Stephen Haynes will be attending the Workplace Wellbeing and Stress Summit 2013.
Last weekend, I helped some friends move house. As I entered their new home, as you would expect, boxes were scattered all around and I couldn’t actually get to the kitchen without tripping or climbing over one of the many appliances. Then I couldn’t help but draw the parallel between kitchen appliances and workplace health.
Workplace health programmes can sometimes look like a house with kitchen appliances spread everywhere except the kitchen – and let alone integrated within the actual kitchen.
This year’s summit touches on many of the key areas of workplace health & wellbeing today. My personal favourites being creating sustainable programmes and the trends in sickness absence – but it is also forward thinking in getting us to consider the role recruitment plays in health & wellbeing – how can a person’s resilience influence the attraction and recruitment process?
Workplace health and wellbeing is no longer about initiatives, benefits or services, but the very fabric of every successful business, underpinning and permeating throughout the workplace and its people. As obvious as it sounds, we must take a step back and not only consider the immediate areas of interest to our workplace health programmes – whether this is lowering absence, tackling specific health conditions or controlling insured health costs – but how each tactic we adopt fits into our broader business goals.
In a few years-time, will we hear organisations asking, “What is our sickness absence policy?” Or will they be asking “What is our people/ wellbeing strategy?”
Our understanding of workplace health & wellness is constantly evolving. We are more switched on to the drivers and inhibitors of wellbeing – a few years ago, we were still wondering why our healthy X initiatives were not delivering returns or having long-term impact on lowering absence. Today, it is more widely accepted that workload, management style and change are greater influences of health, wellbeing, absence and engagement in the workplace – and that initiatives, benefits and services are important elements of a wider strategy.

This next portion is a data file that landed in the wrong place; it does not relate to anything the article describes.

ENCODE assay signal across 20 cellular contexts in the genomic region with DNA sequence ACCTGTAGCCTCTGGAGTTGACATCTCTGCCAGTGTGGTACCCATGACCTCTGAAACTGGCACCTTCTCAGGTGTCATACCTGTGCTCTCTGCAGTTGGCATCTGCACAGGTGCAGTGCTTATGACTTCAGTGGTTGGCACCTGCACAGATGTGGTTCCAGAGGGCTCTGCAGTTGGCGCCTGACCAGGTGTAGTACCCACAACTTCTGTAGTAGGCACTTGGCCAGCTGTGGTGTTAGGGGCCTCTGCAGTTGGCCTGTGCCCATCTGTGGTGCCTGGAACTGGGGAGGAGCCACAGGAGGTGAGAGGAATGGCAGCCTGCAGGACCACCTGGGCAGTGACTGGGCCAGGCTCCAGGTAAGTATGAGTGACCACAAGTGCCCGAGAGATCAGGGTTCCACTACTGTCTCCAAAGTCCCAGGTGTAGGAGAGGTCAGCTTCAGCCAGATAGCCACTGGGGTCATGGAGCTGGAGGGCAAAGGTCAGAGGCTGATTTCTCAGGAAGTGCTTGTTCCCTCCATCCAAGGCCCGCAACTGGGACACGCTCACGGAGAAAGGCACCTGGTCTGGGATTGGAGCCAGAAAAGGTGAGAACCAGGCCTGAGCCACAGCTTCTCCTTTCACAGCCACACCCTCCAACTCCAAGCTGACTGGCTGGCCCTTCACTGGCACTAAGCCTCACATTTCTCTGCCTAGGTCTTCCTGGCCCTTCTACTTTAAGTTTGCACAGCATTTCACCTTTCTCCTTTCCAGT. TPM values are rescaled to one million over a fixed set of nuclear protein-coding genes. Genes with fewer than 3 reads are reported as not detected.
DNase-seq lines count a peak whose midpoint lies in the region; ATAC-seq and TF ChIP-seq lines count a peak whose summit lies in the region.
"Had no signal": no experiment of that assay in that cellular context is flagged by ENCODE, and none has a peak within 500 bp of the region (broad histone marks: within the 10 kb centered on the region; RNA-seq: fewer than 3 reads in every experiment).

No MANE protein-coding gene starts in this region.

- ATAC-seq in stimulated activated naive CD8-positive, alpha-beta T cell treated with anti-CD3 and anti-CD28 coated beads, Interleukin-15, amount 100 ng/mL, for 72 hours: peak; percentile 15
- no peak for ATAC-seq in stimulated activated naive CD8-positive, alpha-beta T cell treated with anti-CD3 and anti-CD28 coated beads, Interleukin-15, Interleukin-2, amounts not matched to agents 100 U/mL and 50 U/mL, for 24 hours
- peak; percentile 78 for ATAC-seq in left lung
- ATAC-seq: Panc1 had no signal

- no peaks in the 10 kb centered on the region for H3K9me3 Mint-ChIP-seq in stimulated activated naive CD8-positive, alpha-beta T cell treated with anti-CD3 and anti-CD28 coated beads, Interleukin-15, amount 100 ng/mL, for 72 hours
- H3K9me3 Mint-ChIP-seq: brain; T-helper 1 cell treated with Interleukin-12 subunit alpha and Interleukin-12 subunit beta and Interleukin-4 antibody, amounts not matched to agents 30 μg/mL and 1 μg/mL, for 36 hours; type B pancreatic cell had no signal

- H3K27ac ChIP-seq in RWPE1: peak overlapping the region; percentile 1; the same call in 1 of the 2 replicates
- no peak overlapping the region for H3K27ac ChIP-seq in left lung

People get ill and in many cases, we can predict these patterns in workplace populations so we can ensure the right services are in place to support these. The evolution of workplace health & wellness is in prevention through multiple controllable (and less-controllable) factors – from lifestyle to resilience, to fitness and nutrition.
This is a really exciting time for our collective industry – growth in workplace health & wellbeing is tremendous, most organisations today have at least one wellbeing initiative or benefit in place and next year will bring about numerous changes – from the Independent Assessment & Advisory Service that hopefully comes into place at the end of 2014, which will dramatically change the landscape, through to having more resource to manage as auto-enrolment begins to take up less time. For many, health and wellbeing is going to be the number one priority for 2014.
I love that we are constantly learning and there is so much knowledge and experience to share. So, I’m off to my nearest kitchen showroom for some ideas on integration!
- Take the fluffiness out of wellbeing -
- Should we incentivise healthy behaviours at work? -
- What employers are actually asking for -
- How will big data change the way we deliver workplace health programmes? -
- Kitchen appliances and workplace health -
- Will your wellbeing programme only ever be as effective as your people strategy? -